When will we learn from Romero?
Oscar Romero was gunned down while saying Mass 31 years ago today, an anniversary commemorated by President Barack Obama.
Obama concluded his Latin American trip in El Salvador, visiting and lighting a candle at Romero’s tomb on Tuesday evening. The visit was made along with President Mauricio Funes of the Farabundo Martí National Liberation Front (FMLN), the political party formed from the guerillas that fought the U.S.-backed right-wing government in the country’s civil war. (More on Funes and Obama from the Christian Science Monitor).
While some called it a “truly extraordinary gesture” according to The Nation, Obama made no words of apology for the United States’ role in Romero’s murder. And while actions speak louder than words, the School of the Americas Watch points out that he has no intention of closing the SOA/WHINSEC, where Major Roberto D’Aubuisson, who ordered Romero’s assassination, and other Latin American military personnel were trained in torture. (Edit: Manuals that "advocated torture, extortion, blackmail and the targeting of civilian populations," released by the Pentagon in 1996, were used in 1980s at the SOA.)
WHINSEC, the Western Hemisphere Institute for Security Cooperation, continues to train more than 1,000 soldiers from Latin America each year, SOAW reports, despite having “graduated more than 600 known human rights abusers and 11 dictators, including the leaders of the 2009 military coup in Honduras.” SOAW reminds us that Honduras’ political situation, a forgotten story, has yet to be resolved. Still, in this time of budget cuts, we can’t seem to let go of an institution that continues to impact our neighbors’ political stability.
Meanwhile, Libya has overshadowed the president’s Latin America trip. What lessons can we learn from all this?
Obama said the experience in the Americas can give hope to people in the Arab world. “As two nations who have struggled over many generations to perfect our own democracies, the United States and Brazil know that the future of the Arab World will be determined by its people," he said, according to the AP, while in Brazil to discuss economic and trade issues. Brazil, interestingly, is becoming an economic powerhouse in a large part due to its protectionist trade policies, while Mexico and Central America haven’t seem to benefit from free trade agreements with the United States (read more on trade in the Americas).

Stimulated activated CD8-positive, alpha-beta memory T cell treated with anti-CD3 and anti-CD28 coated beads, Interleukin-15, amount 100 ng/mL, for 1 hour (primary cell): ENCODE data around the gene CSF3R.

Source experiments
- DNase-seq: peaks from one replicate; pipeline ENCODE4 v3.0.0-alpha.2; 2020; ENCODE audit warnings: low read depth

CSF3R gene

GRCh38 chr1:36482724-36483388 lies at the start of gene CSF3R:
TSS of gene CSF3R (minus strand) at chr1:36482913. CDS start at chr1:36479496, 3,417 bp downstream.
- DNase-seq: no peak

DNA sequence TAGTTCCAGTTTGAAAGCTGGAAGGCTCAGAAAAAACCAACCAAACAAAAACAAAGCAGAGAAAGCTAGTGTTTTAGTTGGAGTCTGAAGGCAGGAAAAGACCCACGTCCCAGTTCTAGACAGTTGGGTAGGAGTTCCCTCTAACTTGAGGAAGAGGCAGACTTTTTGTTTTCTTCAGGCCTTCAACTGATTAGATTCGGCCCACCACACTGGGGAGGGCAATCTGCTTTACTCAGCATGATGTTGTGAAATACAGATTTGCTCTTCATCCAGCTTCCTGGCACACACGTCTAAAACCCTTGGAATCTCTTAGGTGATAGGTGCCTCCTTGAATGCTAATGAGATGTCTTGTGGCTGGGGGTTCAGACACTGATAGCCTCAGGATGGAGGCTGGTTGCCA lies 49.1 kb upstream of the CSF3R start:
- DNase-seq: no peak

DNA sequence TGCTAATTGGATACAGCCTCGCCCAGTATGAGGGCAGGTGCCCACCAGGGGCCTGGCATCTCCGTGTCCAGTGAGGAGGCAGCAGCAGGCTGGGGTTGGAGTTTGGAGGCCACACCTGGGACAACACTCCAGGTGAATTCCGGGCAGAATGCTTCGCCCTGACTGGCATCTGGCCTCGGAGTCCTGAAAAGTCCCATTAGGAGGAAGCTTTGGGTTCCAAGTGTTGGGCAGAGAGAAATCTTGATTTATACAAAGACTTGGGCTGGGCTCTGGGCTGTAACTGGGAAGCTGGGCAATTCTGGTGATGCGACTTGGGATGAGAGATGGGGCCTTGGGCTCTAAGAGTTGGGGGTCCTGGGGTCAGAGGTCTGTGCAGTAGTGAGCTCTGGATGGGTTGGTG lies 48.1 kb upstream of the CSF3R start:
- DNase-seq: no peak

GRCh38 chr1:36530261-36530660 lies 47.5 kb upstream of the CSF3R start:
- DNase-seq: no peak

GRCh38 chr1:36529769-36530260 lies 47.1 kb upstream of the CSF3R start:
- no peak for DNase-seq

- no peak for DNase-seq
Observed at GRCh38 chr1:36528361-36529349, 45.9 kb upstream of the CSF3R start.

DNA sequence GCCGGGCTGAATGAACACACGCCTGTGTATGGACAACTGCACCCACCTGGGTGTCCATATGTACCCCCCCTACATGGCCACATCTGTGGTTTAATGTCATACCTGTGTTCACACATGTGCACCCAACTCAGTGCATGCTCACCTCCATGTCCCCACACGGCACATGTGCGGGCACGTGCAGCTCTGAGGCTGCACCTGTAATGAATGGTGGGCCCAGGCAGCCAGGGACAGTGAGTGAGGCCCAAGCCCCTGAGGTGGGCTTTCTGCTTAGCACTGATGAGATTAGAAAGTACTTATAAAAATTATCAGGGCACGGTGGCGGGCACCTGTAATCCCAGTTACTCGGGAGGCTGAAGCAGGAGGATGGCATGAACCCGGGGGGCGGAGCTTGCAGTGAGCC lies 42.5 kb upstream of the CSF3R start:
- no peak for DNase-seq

What links the Arab world and Latin America is that United States foreign policy and military aid repeatedly have been on the wrong side of the equation—not on the side of the people—in both places. In addition to training Latin American dictators, the U.S. has both trained military personnel and sold weapons to Libya. With protesters being hit with “made in the U.S.A.” tear gas canisters and with $1.3 billion in military aid going to Egypt annually, it's not surprising that Egyptian youth groups declined an invitation to meet with Secretary of State Hillary Clinton on her visit there last week.
In El Salvador Obama pledged $200 million for regional security, while the U.S. is donating $10 million to fight child labor. And in Washington, we continue to fight over cuts to humanitarian aid to other countries.
“We know that different nations take different paths to realize its promise, and that no one nation should impose its will on another," Obama said in Brazil. "But we also know that there are certain aspirations shared by all human beings: We seek to be free and to be heard. We yearn to live without fear or discrimination; to choose how we are governed and to shape our own destiny. These are not American or Brazilian ideas. They are not Western ideas. They are universal rights, and we must support them everywhere."
I imagine Romero would agree with this statement, if only U.S. foreign policy and aid also reflected it.